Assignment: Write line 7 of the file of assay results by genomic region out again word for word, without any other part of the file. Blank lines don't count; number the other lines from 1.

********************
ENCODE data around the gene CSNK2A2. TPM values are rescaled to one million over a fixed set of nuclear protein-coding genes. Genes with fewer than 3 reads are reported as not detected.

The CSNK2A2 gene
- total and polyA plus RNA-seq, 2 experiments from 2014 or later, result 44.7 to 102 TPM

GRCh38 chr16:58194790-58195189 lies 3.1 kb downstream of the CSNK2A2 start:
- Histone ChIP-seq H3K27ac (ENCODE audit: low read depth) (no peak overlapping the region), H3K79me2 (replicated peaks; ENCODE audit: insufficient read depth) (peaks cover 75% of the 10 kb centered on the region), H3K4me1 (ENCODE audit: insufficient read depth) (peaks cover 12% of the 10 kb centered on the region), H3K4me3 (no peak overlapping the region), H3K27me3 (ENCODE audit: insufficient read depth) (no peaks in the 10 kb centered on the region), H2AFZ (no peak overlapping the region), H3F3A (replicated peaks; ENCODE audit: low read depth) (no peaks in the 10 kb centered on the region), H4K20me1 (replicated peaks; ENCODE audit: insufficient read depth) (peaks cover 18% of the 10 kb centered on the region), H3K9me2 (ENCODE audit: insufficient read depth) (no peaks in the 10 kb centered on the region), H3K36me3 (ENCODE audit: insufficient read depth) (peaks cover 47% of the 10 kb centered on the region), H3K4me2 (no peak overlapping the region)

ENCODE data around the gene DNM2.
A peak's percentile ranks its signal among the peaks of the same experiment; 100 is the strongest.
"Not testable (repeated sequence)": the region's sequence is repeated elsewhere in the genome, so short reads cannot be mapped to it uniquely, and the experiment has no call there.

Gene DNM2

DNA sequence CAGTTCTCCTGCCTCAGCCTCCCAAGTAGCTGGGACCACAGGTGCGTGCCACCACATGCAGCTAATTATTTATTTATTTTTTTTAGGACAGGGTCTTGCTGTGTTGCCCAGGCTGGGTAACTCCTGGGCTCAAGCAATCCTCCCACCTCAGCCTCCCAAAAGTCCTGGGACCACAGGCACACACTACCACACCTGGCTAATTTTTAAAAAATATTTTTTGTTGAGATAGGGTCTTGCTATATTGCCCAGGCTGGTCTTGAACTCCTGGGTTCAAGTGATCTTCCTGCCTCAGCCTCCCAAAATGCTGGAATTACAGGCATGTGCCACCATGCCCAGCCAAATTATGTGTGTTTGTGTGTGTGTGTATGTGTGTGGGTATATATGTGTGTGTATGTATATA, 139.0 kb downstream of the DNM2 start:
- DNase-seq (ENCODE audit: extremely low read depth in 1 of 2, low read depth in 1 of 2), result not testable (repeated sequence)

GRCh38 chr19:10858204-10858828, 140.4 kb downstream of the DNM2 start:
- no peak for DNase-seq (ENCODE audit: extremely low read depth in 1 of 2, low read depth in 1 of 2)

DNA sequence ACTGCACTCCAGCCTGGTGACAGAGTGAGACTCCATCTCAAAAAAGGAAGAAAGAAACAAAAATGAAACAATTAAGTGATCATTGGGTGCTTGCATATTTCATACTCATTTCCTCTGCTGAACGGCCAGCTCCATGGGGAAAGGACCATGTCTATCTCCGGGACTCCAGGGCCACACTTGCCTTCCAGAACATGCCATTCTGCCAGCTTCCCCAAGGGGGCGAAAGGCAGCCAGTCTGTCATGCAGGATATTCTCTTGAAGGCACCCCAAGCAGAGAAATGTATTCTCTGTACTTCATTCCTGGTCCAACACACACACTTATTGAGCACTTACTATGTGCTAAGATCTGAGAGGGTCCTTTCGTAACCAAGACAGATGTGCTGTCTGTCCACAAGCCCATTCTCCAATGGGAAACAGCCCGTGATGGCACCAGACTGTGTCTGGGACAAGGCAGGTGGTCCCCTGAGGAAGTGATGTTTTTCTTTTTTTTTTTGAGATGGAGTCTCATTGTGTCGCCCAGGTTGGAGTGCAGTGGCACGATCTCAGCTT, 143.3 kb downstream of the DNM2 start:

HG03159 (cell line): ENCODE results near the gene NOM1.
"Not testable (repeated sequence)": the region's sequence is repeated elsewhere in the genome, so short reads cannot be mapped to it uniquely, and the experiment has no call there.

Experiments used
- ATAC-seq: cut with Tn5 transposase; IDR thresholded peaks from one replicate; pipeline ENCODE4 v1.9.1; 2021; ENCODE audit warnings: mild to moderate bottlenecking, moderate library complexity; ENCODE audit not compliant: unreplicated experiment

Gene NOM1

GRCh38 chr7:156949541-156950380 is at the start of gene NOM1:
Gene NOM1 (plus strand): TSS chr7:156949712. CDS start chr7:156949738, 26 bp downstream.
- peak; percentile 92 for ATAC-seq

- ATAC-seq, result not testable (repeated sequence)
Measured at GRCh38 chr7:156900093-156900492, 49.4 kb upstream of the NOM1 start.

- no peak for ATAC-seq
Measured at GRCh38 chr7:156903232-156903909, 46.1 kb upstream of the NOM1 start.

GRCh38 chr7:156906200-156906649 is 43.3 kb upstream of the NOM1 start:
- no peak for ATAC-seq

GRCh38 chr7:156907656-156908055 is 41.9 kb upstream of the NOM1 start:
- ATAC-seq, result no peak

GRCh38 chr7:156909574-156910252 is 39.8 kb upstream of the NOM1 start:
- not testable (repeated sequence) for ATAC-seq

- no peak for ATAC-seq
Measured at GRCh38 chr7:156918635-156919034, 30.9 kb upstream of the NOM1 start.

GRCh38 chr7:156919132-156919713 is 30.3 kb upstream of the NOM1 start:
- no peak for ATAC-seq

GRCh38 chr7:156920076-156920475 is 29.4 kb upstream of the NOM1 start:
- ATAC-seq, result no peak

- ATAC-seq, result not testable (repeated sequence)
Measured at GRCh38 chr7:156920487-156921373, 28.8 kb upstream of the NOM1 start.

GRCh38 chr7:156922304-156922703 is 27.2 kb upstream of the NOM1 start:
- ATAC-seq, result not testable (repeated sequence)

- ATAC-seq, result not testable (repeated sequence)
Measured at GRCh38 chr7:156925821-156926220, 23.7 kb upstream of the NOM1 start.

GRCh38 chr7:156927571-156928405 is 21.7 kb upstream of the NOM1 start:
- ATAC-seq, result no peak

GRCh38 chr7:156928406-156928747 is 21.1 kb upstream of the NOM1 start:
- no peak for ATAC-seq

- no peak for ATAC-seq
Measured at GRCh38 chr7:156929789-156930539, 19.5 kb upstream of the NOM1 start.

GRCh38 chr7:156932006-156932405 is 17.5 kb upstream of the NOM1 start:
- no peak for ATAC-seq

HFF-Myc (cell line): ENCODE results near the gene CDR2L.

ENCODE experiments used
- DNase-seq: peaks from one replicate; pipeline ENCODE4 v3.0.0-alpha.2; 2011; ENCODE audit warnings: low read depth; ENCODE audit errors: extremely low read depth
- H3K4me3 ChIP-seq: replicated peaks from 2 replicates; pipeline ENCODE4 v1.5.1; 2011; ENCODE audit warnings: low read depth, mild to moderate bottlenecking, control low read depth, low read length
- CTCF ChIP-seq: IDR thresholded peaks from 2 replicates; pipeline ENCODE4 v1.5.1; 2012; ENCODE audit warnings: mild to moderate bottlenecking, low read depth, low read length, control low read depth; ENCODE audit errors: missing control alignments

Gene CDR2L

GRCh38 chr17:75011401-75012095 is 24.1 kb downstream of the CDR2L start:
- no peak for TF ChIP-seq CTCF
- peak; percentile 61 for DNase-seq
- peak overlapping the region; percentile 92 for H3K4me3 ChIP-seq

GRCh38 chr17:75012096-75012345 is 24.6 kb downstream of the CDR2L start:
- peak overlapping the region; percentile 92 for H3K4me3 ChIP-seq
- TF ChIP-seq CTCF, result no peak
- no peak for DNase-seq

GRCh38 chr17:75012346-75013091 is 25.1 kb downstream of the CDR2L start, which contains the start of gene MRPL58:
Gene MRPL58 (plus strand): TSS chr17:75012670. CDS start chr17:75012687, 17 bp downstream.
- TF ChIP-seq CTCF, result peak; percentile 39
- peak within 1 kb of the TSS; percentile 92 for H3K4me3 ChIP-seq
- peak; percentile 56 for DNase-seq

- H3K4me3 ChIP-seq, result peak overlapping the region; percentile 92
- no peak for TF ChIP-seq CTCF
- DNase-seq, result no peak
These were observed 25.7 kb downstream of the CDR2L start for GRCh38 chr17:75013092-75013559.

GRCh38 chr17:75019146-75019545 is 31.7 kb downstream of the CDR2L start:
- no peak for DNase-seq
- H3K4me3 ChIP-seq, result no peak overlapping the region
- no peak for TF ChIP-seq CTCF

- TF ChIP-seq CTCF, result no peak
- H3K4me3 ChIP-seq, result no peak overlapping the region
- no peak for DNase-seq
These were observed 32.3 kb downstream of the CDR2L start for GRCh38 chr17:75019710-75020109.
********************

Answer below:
A peak's percentile ranks its signal among the peaks of the same experiment; 100 is the strongest.